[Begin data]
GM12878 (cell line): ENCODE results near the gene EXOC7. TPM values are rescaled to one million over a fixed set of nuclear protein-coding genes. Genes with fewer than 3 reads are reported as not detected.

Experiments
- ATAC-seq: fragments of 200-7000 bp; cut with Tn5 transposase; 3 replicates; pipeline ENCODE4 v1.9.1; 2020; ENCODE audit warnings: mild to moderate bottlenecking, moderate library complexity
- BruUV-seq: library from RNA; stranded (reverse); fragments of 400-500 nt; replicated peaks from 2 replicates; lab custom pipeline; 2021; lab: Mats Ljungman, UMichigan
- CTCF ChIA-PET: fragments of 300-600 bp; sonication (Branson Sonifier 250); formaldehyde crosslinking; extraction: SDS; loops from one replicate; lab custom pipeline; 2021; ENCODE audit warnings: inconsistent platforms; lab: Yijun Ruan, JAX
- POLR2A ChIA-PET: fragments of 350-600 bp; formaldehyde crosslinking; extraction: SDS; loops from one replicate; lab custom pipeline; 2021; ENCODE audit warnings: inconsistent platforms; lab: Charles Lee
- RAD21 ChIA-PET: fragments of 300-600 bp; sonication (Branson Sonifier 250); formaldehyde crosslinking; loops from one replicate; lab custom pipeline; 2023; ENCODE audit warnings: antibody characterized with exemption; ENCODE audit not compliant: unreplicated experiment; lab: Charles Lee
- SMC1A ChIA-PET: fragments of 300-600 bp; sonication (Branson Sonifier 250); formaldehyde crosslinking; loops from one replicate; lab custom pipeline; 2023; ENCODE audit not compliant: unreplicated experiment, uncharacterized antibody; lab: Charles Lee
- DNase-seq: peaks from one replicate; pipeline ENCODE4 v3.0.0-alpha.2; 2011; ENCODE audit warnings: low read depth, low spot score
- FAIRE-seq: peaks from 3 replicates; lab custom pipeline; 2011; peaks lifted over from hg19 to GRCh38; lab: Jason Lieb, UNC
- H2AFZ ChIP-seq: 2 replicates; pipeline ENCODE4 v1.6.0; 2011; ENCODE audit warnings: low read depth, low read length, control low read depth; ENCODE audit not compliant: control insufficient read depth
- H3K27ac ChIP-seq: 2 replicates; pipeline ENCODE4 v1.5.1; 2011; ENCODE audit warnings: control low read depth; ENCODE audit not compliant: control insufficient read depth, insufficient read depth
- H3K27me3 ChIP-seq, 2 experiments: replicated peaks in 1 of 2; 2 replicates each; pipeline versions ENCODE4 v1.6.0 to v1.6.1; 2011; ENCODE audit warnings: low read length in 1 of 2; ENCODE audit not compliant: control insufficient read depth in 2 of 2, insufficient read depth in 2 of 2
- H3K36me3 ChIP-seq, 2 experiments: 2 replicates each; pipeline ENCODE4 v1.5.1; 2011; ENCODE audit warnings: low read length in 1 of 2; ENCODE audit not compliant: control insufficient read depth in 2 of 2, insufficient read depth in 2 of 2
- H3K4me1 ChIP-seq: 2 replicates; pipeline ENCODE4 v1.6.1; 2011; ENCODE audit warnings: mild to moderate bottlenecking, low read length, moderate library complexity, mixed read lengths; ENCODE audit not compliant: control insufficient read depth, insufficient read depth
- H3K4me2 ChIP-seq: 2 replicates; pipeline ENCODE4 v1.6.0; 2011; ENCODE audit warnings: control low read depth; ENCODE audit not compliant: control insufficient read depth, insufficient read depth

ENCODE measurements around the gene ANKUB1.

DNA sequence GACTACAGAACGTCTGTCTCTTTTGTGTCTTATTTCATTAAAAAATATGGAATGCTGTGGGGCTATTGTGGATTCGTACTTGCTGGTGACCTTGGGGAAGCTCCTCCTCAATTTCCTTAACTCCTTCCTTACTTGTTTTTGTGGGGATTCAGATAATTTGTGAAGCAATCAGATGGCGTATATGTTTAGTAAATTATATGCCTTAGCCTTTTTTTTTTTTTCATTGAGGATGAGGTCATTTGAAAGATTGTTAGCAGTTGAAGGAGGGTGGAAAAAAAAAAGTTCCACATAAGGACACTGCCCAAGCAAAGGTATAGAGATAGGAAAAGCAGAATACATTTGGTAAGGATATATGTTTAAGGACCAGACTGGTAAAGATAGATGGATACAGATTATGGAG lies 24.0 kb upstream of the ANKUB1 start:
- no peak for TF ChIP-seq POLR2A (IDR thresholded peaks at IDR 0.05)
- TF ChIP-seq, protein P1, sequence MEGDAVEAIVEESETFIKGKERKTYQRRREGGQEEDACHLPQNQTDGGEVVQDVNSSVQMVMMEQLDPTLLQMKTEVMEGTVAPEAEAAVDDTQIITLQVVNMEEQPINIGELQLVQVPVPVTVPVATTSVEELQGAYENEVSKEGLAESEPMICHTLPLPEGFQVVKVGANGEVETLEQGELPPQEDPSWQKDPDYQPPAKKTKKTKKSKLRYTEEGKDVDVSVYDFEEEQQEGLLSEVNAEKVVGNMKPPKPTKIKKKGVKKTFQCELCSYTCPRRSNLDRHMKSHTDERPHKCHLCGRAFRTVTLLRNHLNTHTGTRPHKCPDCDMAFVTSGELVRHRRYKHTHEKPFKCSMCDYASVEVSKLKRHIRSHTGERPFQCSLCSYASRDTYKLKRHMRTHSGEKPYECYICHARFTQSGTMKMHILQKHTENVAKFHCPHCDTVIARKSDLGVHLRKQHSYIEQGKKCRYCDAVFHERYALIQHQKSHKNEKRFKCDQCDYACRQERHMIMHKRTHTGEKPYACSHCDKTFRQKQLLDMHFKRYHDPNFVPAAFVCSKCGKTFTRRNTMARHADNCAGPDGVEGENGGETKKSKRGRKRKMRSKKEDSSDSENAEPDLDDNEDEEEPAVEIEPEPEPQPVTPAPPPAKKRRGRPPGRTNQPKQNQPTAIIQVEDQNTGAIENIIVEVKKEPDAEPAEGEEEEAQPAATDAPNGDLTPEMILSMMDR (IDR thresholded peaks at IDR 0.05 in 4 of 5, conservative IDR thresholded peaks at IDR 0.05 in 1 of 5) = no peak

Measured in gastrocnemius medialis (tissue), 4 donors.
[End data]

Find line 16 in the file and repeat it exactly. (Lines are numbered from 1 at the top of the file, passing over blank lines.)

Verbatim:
- H3K4me2 ChIP-seq: 2 replicates; pipeline ENCODE4 v1.6.0; 2011; ENCODE audit warnings: control low read depth; ENCODE audit not compliant: control insufficient read depth, insufficient read depth